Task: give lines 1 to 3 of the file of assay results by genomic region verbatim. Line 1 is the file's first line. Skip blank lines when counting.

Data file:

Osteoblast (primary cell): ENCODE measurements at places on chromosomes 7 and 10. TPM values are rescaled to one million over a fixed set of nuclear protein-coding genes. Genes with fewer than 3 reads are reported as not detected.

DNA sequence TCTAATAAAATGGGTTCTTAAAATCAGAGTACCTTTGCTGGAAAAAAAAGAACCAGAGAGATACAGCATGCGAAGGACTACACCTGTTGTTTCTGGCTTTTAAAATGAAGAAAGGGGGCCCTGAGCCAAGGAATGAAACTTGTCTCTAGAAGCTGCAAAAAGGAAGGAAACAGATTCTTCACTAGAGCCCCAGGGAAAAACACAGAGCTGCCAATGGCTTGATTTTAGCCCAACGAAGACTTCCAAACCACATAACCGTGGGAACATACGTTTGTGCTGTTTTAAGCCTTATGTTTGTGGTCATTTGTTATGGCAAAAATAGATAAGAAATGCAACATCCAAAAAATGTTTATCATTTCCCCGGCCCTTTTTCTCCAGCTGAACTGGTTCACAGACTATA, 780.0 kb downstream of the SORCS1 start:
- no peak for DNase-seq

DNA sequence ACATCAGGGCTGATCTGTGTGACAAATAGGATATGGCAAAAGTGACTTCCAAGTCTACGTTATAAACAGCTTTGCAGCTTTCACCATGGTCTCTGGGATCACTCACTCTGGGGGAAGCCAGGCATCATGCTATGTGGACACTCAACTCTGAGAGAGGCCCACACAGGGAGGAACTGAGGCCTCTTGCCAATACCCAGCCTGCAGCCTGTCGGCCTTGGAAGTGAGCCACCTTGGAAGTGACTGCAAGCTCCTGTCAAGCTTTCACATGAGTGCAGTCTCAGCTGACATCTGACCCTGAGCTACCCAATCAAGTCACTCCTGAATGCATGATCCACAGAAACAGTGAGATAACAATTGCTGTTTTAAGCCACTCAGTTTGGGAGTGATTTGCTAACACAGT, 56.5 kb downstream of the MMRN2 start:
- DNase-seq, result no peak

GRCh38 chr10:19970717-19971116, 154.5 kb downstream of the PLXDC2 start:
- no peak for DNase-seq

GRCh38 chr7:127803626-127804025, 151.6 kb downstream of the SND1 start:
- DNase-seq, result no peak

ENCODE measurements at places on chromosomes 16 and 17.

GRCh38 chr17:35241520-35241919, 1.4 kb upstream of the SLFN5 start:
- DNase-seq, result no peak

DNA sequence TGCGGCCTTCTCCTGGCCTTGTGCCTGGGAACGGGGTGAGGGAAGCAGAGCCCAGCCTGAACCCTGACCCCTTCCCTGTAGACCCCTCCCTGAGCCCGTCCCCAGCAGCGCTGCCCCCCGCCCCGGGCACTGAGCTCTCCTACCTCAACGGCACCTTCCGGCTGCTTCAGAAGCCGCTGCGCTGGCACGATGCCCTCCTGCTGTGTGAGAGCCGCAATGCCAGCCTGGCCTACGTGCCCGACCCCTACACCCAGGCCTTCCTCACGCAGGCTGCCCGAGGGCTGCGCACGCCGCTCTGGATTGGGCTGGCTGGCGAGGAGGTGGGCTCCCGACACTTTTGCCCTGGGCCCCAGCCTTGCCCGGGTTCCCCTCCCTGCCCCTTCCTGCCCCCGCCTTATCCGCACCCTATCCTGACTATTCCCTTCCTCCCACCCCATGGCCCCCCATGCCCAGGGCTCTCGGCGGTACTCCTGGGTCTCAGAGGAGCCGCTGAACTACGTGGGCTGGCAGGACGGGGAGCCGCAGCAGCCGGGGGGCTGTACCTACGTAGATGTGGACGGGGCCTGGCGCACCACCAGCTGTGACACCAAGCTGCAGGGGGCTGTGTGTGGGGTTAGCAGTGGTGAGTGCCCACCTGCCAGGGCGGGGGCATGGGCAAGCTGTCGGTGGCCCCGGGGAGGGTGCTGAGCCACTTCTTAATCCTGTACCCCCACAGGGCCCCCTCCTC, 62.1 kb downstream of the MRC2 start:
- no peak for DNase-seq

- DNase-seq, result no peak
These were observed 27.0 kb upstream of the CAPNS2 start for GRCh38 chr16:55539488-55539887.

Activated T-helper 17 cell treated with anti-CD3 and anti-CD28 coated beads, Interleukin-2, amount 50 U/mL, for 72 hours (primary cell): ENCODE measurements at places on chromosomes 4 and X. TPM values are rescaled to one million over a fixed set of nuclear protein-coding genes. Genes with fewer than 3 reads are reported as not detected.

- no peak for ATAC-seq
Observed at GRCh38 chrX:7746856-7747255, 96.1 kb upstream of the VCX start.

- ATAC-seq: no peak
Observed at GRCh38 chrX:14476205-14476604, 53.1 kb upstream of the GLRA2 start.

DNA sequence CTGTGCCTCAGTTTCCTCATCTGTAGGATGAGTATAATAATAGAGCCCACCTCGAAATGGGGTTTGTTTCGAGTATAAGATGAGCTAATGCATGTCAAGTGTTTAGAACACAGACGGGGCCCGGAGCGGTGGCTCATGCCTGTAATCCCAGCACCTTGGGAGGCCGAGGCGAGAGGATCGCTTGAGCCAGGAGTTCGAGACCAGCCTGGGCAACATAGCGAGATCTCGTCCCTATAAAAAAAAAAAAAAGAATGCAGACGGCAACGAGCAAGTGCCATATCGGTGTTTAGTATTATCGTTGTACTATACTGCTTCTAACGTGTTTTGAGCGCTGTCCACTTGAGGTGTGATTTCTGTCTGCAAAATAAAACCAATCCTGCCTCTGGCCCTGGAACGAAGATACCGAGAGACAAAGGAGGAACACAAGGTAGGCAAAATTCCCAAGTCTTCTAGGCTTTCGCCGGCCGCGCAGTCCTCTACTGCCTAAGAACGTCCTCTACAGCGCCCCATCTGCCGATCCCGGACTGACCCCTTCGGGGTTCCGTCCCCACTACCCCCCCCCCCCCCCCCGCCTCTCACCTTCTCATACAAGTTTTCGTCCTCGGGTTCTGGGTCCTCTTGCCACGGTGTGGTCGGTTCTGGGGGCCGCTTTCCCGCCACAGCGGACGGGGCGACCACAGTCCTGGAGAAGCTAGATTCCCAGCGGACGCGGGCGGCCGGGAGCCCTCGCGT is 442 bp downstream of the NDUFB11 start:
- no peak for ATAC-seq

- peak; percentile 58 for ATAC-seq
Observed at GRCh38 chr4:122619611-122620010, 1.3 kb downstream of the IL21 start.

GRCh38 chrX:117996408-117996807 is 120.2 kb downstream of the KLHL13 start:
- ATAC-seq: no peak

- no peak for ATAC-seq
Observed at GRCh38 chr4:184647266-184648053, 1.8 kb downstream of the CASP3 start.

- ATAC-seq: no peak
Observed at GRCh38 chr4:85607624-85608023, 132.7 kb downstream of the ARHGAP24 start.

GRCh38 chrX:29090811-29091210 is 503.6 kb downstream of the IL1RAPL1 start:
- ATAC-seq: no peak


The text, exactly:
Osteoblast (primary cell): ENCODE measurements at places on chromosomes 7 and 10. TPM values are rescaled to one million over a fixed set of nuclear protein-coding genes. Genes with fewer than 3 reads are reported as not detected.

DNA sequence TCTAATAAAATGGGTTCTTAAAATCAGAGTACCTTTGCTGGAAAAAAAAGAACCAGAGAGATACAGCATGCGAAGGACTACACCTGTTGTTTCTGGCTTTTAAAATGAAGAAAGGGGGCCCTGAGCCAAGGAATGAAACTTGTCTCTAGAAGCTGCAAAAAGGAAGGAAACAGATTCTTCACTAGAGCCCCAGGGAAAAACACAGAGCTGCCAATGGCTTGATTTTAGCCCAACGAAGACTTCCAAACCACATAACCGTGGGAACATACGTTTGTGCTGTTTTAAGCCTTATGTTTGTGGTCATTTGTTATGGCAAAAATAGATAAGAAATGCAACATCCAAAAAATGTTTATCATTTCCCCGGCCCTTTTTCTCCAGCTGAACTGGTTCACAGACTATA, 780.0 kb downstream of the SORCS1 start:
- no peak for DNase-seq